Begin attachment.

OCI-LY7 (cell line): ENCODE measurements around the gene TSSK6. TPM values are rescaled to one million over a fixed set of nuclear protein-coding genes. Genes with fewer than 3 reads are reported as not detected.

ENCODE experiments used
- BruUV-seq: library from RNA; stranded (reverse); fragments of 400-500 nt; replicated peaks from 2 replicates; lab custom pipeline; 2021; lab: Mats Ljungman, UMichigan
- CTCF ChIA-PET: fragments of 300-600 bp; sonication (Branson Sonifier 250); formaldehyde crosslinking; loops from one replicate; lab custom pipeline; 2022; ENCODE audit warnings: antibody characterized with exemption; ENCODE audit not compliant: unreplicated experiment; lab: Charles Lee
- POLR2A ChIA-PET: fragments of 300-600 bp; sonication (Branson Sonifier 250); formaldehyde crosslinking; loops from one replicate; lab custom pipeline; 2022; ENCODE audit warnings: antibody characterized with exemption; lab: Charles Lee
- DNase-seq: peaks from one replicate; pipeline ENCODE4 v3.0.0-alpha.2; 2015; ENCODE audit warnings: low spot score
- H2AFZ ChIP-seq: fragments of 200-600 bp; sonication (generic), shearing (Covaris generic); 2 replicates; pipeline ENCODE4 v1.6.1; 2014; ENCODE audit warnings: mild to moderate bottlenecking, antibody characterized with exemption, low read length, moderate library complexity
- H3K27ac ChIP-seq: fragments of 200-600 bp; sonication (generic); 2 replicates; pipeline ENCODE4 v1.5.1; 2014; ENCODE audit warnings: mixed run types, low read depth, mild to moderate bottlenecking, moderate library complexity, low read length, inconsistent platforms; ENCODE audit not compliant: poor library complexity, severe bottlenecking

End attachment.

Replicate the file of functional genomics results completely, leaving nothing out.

OCI-LY7 (cell line): ENCODE measurements around the gene TSSK6. TPM values are rescaled to one million over a fixed set of nuclear protein-coding genes. Genes with fewer than 3 reads are reported as not detected.

ENCODE experiments used
- BruUV-seq: library from RNA; stranded (reverse); fragments of 400-500 nt; replicated peaks from 2 replicates; lab custom pipeline; 2021; lab: Mats Ljungman, UMichigan
- CTCF ChIA-PET: fragments of 300-600 bp; sonication (Branson Sonifier 250); formaldehyde crosslinking; loops from one replicate; lab custom pipeline; 2022; ENCODE audit warnings: antibody characterized with exemption; ENCODE audit not compliant: unreplicated experiment; lab: Charles Lee
- POLR2A ChIA-PET: fragments of 300-600 bp; sonication (Branson Sonifier 250); formaldehyde crosslinking; loops from one replicate; lab custom pipeline; 2022; ENCODE audit warnings: antibody characterized with exemption; lab: Charles Lee
- DNase-seq: peaks from one replicate; pipeline ENCODE4 v3.0.0-alpha.2; 2015; ENCODE audit warnings: low spot score
- H2AFZ ChIP-seq: fragments of 200-600 bp; sonication (generic), shearing (Covaris generic); 2 replicates; pipeline ENCODE4 v1.6.1; 2014; ENCODE audit warnings: mild to moderate bottlenecking, antibody characterized with exemption, low read length, moderate library complexity
- H3K27ac ChIP-seq: fragments of 200-600 bp; sonication (generic); 2 replicates; pipeline ENCODE4 v1.5.1; 2014; ENCODE audit warnings: mixed run types, low read depth, mild to moderate bottlenecking, moderate library complexity, low read length, inconsistent platforms; ENCODE audit not compliant: poor library complexity, severe bottlenecking